As an example, below is how I've managed to make a simple custom link list implementation iterable:

function LLNode(value){
  this.value = value = null
LLNode.prototype[Symbol.iterator] = function(){
  var iterator = {
    next: next
  var current = this
  function next(){
    if (current){
      var value = current.value
      var done = current == null
      current =
      return {
        done: done,
        value: value
      return {
        done: true
  return iterator

var one = new LLNode(1)
var two = new LLNode(2)
var three = new LLNode(3) = two = three

for (var i of one){

The output of this program is



Generators allow you to write an iterable in a succient and easily understandable manner. It also allows you to represent infinite sequences.

Here is how I could write a generator that iterates all integers starting from 0:

function *naturalNumbers(){
  var n = 0
  while (true){
    yield n++

Note the function * syntax and the yield statement - these indicate that this is a generator function rather than a normal function. When you call a generator function, you get back a generator, which implements the iterator protocol:

> var gen = naturalNumbers()
{ value: 0, done: false }
{ value: 1, done: false }

It's also an iterable! You can verify this: if you call its iterator method, you get back the generator itself:

> gen[Symbol.iterator]() === gen

But the more succient way to iterate over an iterable, of course, is via the for-of statement:

for (var n of naturalNumbers()){

Oops! Infinite loop (facepalm).

Generators are also cool because it is one solution (among several) to the callback hell problem. Notably, co and koa are frameworks which make heavy use of generators, and they both work in io.js out of the box. Read more for more in-depth treatments of generators.

Binary and Octal Numbers

Binary numbers are prefixed with 0b, and octal numbers are prefixed with 0O - that is, "zero" "O".


The above program outputs:



The development of promises was very much a grassroots effort, starting out as libraries or components within various frameworks. Today, there are estabilished libraries like RSVP, Q, and Bluebird. Most of the major frameworks have promises built-in. There is a standard for promises called Promises A+ which most of the major implementations adhere to. To top it off, promises have been brought into the runtime itself! The story behind promises is quite inspiring.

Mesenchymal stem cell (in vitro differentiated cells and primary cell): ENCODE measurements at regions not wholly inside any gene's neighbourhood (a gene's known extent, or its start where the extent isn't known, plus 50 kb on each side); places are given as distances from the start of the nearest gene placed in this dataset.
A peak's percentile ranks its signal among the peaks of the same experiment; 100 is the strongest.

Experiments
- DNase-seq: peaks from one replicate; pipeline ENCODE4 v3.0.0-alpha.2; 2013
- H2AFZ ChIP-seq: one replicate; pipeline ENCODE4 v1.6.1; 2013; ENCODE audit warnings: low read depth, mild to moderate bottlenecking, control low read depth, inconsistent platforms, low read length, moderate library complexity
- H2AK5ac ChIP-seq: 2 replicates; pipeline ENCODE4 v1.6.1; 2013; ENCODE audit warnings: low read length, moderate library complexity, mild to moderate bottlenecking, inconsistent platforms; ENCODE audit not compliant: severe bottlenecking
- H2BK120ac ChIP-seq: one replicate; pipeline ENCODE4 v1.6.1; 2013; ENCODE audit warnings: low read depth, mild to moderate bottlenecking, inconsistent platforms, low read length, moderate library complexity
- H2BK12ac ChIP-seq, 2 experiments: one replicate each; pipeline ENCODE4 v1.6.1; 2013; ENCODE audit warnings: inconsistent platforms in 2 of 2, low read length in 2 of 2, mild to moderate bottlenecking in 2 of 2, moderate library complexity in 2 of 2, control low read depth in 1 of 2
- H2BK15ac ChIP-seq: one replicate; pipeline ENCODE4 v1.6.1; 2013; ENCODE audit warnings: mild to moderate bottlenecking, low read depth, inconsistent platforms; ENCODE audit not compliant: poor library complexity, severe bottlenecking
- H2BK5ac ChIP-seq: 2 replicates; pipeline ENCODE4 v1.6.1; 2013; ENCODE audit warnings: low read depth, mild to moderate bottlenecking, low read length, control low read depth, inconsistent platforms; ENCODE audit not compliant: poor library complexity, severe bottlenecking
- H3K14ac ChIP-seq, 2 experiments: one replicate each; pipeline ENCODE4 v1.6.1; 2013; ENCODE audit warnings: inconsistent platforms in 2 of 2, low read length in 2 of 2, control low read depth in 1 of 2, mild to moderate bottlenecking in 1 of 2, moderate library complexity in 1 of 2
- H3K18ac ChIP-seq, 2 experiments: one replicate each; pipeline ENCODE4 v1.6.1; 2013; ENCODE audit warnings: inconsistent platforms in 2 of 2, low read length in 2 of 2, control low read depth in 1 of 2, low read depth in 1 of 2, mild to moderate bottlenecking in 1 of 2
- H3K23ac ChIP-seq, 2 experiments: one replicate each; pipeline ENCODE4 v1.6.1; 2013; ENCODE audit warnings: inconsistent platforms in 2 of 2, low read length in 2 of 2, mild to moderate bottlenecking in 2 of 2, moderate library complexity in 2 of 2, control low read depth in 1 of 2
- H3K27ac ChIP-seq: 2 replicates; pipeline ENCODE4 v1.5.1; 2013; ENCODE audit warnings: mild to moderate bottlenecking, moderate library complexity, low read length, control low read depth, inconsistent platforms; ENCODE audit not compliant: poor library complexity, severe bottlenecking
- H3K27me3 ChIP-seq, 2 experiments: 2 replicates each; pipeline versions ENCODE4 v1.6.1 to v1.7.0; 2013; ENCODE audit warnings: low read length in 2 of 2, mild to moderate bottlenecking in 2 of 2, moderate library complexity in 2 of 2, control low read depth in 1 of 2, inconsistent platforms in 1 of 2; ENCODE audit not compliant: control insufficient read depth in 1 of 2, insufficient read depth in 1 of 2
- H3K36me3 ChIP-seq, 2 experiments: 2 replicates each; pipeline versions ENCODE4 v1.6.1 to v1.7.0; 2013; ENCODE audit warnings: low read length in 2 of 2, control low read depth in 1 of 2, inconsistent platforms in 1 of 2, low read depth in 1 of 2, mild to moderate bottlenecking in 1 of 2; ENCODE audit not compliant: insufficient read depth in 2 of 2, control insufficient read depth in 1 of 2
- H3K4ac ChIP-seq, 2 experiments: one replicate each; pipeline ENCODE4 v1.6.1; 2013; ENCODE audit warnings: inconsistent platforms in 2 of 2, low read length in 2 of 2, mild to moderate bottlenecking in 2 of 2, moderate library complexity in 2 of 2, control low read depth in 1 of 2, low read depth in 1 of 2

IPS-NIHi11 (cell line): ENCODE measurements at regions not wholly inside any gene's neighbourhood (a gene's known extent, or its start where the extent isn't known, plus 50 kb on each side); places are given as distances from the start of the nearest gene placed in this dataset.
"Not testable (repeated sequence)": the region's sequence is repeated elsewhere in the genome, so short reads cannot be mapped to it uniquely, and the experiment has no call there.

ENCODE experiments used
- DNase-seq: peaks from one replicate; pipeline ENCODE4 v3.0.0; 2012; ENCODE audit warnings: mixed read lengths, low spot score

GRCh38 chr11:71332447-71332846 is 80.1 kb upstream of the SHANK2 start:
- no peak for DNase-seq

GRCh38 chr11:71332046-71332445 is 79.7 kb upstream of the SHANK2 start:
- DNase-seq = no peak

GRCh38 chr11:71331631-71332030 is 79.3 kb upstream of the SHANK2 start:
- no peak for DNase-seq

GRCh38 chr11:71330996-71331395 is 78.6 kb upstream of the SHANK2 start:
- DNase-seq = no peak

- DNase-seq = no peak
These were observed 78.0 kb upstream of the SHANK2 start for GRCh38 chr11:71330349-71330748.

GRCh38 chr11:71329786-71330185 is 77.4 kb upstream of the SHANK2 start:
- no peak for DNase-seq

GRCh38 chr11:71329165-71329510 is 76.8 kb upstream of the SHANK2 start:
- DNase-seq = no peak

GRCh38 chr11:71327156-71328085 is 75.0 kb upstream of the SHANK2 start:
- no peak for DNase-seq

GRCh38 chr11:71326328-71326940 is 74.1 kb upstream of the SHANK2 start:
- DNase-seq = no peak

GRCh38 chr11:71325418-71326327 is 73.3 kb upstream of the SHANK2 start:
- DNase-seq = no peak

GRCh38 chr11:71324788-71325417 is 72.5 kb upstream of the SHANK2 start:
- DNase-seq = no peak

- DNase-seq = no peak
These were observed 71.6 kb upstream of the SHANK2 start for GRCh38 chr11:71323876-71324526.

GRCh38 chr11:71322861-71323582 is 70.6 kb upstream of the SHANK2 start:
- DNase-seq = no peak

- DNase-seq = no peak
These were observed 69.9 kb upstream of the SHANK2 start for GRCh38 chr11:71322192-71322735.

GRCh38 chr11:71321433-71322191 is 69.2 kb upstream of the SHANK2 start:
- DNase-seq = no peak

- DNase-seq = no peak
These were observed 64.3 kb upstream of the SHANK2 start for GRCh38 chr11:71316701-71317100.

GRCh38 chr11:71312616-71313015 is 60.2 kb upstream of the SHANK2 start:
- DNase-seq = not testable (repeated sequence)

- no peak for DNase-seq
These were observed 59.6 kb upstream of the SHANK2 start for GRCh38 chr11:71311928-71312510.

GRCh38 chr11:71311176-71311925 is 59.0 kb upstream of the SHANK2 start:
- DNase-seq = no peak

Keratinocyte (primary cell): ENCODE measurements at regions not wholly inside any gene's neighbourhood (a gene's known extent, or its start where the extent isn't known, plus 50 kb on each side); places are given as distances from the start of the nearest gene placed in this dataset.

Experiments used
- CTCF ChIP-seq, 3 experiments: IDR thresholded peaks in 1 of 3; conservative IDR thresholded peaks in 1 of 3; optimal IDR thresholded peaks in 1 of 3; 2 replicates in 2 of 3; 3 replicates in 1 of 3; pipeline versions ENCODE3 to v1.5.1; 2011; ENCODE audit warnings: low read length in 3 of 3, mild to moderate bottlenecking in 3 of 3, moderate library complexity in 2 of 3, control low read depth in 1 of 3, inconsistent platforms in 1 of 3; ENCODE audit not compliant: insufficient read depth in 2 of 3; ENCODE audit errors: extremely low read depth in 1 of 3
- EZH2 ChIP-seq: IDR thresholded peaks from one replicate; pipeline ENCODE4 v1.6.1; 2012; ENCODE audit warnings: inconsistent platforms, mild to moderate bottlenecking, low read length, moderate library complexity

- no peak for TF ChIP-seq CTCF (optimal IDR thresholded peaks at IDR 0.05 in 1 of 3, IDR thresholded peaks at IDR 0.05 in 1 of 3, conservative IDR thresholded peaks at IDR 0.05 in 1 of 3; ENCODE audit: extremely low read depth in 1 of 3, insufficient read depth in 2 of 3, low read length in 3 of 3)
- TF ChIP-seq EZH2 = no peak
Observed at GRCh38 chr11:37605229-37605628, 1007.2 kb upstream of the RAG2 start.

Below is an example of how to turn a callback-based http client library into a function that returns a promise:

var request = require('superagent')

    console.log('Returned ' + reply.text.length + ' bytes.')

function fetch(url){
  return new Promise(function(resolve, reject){
    request(url).end(function(err, reply){
      if (err){

Promises can also be used effectively with generators - which is the strategy employed by co. Read this tutorial for a more in-depth explanation of promises.

New String Methods

Some new methods have been added to the native String object.

  • String.fromCodePoint(number) and .codePointAt(idx) are like String.fromCharCode and .charCodeAt(idx) except that they support unicode and therefore high code points translate into multi-byte characters

    > s = String.fromCodePoint(194564)
    > s.codePointAt(0)
  • startsWith(s) and endsWith(s)

    > 'Hello, world!'.startsWith('Hello')
    > 'Hello, world!'.endsWith('!')
  • repeat(n)

    > 'foobar'.repeat(5)
  • normalize() - returns the unicode normalization form of the string. To actually understand what that means, read about unicode equivalence.


The name symbol could be confusing because these symbols are not like the ones in Ruby or Smalltalk. Symbols in ES6 are used as hidden object properties. If you are a Pythonista: think double underscore magic methods.

var secretMethod = Symbol('secret')
var obj = {}
obj[secretMethod] = function(){
  return 'foobar'
obj[secretMethod]() // returns `foobar`

Now, secretMethod won't show up within a for-in loop through the object's properties. In fact, no string property corresponds to the symbol referenced by secretMethod and there is no way to access the method without having a reference to the symbol. There are global "well-known" symbols in the system such as Symbol.iterator - which we've seen used to associate an object with its iterator. By all means, read more about symbols.

Template Strings and Multi-line Strings

Template strings are borrowed from Ruby and Perl's string interpolation. It saves developers from having to awkwardly add together bits of strings - which often results in lots of quotes.